Anya Davidson’s genre entry Lovers in the Garden packs a tight punch with a roster of characters seemingly straight out of the Roger Corman playbook and the wacky animating idea that maybe, just maybe, women can get on top in this kind of tale. Lovers follows a colorful cast with enough backstory to keep them interesting, and timely references to anchor them in an unspecified, but obviously groovy decade: two rudderless hitmen (one suffering PTSD from his time in the shit in ‘Nam), the ukiyo-e loving sleaze who hires them, an undercover cop hungry for an overdue promotion, and a bottle-hitting journalist saddled with her lovelorn hippie boyfriend. Their worlds collide around a sting set up by a double-crossing secretary that ends in a stand-off and shootout worthy of a b-roll flick.
Davidson’s cartooning delivers, with glassy expressions and shocks of color that push her workmanlike figures over the top. A five-page standoff sequence that detours to a combat zone falls right into order in a story that also touches on the challenges of motherhood and discussions of women career ambitions, without ever crossing the line from pastiche to parody. Davidson can rely on the lived-in spaces she’s created to work out more detail about the characters, which is great shorthand in such a tightly-paced story.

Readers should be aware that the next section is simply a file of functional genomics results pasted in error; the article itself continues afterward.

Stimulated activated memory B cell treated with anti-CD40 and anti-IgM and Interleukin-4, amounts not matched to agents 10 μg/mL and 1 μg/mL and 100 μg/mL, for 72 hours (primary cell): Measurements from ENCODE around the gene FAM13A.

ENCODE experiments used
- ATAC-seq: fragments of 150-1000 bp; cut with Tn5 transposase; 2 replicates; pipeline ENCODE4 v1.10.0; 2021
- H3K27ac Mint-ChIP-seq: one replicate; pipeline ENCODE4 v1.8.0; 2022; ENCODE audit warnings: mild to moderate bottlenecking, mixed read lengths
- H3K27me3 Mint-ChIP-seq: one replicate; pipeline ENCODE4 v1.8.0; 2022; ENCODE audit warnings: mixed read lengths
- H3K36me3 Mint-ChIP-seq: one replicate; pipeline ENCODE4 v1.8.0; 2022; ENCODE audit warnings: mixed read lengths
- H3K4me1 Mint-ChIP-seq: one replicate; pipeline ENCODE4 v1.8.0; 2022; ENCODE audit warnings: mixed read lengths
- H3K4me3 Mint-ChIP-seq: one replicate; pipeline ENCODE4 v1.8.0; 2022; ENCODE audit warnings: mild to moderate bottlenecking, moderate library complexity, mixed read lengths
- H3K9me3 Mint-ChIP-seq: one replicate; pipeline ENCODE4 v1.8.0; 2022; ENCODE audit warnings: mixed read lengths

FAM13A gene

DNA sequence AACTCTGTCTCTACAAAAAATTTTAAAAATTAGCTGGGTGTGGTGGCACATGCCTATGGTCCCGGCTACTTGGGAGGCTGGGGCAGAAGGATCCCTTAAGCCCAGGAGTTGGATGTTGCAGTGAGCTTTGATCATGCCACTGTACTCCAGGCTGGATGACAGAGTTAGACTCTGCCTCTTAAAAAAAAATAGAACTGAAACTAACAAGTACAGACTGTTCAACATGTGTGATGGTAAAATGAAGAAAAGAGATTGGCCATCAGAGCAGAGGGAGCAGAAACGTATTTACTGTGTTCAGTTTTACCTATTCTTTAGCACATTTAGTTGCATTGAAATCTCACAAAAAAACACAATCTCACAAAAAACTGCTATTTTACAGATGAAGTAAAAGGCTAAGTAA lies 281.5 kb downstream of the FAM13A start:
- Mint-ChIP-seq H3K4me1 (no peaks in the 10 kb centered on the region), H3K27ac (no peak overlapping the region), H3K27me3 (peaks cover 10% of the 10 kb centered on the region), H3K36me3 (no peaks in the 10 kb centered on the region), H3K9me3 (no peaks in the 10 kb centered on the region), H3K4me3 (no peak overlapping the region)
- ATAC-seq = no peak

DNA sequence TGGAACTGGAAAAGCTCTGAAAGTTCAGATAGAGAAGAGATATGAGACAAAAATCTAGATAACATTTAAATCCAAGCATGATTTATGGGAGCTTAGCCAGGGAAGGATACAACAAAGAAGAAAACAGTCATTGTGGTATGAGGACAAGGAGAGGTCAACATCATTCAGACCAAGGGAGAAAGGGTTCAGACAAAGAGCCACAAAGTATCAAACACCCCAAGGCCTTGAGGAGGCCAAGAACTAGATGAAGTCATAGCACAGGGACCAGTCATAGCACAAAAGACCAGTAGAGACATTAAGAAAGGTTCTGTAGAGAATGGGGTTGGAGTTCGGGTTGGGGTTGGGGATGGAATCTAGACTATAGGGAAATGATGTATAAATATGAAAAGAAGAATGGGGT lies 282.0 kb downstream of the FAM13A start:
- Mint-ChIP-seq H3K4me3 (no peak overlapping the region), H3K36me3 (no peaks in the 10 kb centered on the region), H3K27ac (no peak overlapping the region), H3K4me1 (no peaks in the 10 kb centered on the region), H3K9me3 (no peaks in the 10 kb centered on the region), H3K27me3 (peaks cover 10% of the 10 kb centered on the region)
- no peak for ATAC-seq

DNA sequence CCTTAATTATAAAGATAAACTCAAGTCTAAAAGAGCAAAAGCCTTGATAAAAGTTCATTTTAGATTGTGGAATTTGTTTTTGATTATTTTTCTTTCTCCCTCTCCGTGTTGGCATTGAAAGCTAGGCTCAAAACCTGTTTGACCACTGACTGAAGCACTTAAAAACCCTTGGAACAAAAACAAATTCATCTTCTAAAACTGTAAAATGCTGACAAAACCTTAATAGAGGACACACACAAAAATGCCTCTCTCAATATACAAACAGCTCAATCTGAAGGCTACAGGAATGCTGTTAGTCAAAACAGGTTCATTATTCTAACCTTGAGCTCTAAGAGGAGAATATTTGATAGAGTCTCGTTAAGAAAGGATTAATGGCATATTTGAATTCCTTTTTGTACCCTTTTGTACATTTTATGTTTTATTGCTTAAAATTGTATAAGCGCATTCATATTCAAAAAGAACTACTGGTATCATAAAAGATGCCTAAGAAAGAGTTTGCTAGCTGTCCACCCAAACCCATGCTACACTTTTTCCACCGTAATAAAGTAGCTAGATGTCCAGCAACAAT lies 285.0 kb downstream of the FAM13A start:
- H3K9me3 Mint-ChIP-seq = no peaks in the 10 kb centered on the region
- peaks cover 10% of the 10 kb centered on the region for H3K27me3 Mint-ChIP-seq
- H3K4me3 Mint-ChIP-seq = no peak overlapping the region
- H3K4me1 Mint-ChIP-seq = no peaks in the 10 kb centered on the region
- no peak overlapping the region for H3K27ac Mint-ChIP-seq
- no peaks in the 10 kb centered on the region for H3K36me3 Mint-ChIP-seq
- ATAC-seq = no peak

What’s especially excellent in Lovers is Davidson’s ear for dialogue and humor, especially when it comes to dunking on men: the undercover cop convinces her mark her real name is Coral Gables, the dayshift waitress slings insults at the hitmen in her diner, and the secretary Mystic (Mystic!) pulls a gun and declares “This is me asserting myself, you dumb fuck.”
Walking the line between pastiche and parody demands versatility in both storytelling and style, especially for an artist whose roots lie in abstraction. (I challenge you to read Lovers in the Garden back to back with All Time Comics #1 and see the difference between absorbing and reinterpreting genre versus trying to sell it back wholesale for laughs.) To properly express pastiche, a certain mixture of both love and intelligence has to be present, and it’s clear Davidson’s got both. This is the strongest work I’ve seen come out of Retrofit and I’m hoping for more like it.